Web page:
They say it's the thought that counts with gifts. You'd still have to do some serious thinking before using the Money Toilet-Shredder in order to arrive at a proper dollar amount. You can't be sure how much the people in your life are worth until you think long and hard about their contribution to society, their general level of personality dysfunction, their life expectancy, and that sort of thing. If someone in your circle pencils out to seven dollars in gift value, no one can say that's your fault. You put in the thought and that's where the numbers fell.
I will grant you that this idea is only second-best compared to pretending you gave a gift in someone's name to an environmental cause. That's still the gold standard in this genre. But if you're not comfortable with lying, the Money Toilet-Shredder might be the solution for you. It's honest and it conforms to science. The only downside is that it associates a person's special day with a toilet. But let's be realistic about the so-called special days.
Consider your birthday. That commemorates a day you hurt your mother and did absolutely nothing useful for society. Should you be rewarded for THAT???
Then there's Christmas. I'm no religious scholar, but I'm fairly certain you did nothing to help out with the birth of the savior. And there's a good chance you're a sinner. Why should we reward YOU???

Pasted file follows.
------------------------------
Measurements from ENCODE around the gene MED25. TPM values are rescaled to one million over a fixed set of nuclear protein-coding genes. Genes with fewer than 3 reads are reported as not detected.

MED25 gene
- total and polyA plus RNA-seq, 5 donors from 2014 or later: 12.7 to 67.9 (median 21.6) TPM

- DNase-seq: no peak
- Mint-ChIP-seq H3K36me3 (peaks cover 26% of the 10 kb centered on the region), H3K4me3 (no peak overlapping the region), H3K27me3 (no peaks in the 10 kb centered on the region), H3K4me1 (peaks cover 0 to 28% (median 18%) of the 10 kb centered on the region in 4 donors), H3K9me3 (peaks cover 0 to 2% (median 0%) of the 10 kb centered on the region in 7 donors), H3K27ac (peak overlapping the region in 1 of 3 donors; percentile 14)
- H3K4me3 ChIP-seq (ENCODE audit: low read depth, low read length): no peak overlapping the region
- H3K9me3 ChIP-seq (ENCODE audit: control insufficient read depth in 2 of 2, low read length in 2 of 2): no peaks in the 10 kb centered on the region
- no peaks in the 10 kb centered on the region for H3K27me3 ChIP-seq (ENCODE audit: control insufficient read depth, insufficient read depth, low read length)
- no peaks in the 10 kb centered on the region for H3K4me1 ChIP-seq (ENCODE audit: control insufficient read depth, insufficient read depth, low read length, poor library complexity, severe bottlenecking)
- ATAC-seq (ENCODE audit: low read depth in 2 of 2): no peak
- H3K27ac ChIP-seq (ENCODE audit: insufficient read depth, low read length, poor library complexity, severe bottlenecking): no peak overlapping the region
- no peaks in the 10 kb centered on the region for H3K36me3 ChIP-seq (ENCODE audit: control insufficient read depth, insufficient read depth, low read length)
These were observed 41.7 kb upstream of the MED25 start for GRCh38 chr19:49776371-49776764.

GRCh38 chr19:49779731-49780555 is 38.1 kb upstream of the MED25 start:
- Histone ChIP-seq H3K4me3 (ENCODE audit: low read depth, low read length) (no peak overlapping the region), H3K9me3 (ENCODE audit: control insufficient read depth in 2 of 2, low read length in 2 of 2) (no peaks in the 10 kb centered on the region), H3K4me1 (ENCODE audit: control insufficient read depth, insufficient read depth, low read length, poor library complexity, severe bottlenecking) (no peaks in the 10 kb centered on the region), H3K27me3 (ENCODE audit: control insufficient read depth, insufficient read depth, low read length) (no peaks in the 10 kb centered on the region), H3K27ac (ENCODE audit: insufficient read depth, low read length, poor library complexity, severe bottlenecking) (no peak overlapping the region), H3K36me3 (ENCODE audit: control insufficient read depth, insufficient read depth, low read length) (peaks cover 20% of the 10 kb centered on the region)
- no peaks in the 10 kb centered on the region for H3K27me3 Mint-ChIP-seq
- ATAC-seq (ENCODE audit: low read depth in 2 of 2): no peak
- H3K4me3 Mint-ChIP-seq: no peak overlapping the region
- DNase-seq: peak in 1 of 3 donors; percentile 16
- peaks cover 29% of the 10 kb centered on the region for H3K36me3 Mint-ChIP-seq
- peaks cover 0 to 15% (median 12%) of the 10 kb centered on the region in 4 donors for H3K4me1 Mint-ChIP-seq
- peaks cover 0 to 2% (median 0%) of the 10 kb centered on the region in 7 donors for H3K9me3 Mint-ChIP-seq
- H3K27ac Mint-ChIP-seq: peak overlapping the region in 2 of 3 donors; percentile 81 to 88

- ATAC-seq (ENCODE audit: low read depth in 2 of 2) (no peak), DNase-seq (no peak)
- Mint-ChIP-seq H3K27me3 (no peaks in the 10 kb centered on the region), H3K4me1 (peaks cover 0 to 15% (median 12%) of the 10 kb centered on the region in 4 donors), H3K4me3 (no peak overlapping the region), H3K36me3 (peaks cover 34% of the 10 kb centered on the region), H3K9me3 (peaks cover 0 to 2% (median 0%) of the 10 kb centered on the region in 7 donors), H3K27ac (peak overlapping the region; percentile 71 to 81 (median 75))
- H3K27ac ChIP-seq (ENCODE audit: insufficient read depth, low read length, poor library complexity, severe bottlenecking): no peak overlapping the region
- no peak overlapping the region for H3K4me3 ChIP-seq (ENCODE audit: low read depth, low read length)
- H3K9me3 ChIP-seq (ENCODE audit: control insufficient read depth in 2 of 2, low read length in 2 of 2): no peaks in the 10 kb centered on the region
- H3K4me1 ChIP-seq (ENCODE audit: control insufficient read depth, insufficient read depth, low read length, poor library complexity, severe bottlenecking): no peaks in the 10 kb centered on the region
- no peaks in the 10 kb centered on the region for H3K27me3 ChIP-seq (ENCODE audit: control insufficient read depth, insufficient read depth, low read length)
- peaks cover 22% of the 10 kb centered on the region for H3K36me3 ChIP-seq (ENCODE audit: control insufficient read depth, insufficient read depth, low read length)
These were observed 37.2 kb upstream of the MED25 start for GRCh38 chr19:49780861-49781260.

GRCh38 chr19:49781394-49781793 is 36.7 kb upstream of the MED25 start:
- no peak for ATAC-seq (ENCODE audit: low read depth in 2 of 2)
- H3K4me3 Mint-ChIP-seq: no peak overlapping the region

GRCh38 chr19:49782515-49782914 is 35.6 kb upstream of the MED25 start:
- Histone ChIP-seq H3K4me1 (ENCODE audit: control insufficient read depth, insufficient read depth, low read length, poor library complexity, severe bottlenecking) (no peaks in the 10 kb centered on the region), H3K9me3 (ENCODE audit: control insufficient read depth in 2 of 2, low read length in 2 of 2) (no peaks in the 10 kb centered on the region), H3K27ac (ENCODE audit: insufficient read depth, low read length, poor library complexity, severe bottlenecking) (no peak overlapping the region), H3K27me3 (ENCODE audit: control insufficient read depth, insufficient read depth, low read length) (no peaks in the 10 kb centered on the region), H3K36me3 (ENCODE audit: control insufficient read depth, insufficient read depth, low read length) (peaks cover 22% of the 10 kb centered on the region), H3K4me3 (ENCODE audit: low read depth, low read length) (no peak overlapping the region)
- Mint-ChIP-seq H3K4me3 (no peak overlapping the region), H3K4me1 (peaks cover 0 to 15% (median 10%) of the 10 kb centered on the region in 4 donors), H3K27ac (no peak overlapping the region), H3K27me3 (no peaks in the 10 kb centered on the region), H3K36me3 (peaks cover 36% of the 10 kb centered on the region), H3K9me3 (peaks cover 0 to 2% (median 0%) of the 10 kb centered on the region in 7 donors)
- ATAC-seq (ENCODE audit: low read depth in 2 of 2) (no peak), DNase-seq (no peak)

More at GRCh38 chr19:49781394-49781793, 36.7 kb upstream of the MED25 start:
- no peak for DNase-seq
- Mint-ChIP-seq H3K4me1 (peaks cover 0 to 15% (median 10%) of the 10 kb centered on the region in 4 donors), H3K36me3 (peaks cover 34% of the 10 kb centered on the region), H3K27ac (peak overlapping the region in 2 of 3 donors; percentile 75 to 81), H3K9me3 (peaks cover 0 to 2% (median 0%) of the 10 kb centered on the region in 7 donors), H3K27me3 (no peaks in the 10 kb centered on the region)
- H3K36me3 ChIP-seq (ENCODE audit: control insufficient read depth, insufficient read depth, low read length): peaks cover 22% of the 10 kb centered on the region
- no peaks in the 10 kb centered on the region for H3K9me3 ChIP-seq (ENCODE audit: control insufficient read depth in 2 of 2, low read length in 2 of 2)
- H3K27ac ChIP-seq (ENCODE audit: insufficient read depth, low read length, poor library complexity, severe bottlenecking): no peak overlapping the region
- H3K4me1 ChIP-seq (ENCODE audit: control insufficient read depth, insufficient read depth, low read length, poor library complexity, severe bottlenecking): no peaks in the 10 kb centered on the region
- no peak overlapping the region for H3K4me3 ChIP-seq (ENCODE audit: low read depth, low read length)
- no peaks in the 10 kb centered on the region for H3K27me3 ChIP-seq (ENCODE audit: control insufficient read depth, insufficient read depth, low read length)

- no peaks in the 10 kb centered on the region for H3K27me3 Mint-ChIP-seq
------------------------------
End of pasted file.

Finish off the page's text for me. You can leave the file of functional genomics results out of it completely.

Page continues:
Valentine's Day is more of a practical joke on men than a real occasion.
I could go on. But it's probably better if I don't.
Co-founder of CalendarTree.com
Author of How to Fail...
iHeart Radio inaugurated its first ever music awards and they went straight for the young teen girl popularity jugular. They didn’t even pretend like the Grammy’s still do or the American Music Awards or even the MTV whatever the fuck they do in between pregnant teen girls beating each other reality shows. Rihanna was awarded the best artist of the totes magotes. Then they actually gave an award to her official online fan group, the Rihanna Navy. It’s like the Mexican Navy, but with trendy tops and print skirts instead of just gonorrhea. Ariana Grande was given an award for being a young influencer. What she influences was not really spelled out, but I’m going to assume they meant underaged girls getting half naked in selfies. The pedophiles seemed pleased and applauded with one hand. Miley Cyrus won an award for best lyrics for Wrecking Ball, despite nobody pointing out that she didn’t write the song. Teen hearthrob Austin Mahone won the Instagram Award, which is the fake award you give to the dumb hot chick you’re trying to bone in your office. The award show made a big deal out of EDM since that is the genre young girls searching for even crappier music than Miley and Rihanna have turned to while waiting for boys to start having sex with them and making them listen to rock. According to all the public relations newsflashes I received, the evening was a great success. Though it would’ve been much better if Chris Brown had escaped his jail cell six blocks down and come over looking for his woman. Angry Chris Brown versus Rihanna Navy would’ve been epic.
Photo Credit: Getty